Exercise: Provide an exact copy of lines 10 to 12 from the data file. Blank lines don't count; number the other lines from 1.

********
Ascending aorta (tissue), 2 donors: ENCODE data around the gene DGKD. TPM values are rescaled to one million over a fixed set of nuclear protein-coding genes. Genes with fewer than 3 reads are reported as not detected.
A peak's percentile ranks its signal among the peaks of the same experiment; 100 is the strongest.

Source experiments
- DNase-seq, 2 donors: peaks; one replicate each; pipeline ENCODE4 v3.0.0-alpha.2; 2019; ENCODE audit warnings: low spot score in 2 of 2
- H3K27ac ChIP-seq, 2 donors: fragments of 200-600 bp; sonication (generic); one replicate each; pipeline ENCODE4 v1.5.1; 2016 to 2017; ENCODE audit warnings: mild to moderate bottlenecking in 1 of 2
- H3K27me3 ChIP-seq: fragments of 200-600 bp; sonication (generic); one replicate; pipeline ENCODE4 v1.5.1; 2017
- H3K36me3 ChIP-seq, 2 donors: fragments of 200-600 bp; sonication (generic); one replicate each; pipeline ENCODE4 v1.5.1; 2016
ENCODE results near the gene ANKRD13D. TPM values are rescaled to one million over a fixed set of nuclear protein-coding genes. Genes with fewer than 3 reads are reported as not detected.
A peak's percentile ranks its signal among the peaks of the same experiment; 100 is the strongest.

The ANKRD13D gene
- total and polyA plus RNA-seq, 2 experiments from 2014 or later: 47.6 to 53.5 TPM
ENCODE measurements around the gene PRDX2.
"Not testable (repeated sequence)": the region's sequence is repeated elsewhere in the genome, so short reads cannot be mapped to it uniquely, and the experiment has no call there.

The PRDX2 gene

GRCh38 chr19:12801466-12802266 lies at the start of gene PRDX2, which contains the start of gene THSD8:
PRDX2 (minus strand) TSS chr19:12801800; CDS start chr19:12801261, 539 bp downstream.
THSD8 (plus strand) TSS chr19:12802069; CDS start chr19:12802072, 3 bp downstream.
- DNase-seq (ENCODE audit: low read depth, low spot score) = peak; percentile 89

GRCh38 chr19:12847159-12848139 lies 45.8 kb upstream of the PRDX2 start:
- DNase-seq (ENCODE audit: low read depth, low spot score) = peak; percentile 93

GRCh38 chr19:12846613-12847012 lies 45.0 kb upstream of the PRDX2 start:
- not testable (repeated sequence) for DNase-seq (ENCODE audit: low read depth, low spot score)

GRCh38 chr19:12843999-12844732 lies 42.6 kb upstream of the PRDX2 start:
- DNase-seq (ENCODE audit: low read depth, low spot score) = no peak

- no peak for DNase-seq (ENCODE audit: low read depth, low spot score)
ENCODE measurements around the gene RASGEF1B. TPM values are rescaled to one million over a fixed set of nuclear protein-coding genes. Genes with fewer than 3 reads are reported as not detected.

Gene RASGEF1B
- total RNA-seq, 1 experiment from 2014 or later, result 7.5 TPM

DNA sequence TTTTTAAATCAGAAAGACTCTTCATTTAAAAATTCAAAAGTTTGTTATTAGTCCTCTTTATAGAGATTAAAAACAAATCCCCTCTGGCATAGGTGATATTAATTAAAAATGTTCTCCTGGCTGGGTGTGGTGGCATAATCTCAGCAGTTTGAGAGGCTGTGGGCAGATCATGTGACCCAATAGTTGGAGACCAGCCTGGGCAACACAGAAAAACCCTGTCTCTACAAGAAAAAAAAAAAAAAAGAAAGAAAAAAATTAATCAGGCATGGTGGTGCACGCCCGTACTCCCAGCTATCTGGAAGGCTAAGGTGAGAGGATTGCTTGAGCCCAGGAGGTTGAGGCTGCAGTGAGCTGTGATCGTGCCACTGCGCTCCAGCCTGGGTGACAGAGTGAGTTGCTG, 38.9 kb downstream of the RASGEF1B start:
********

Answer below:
The ANKRD13D gene
- total and polyA plus RNA-seq, 2 experiments from 2014 or later: 47.6 to 53.5 TPM
ENCODE measurements around the gene PRDX2.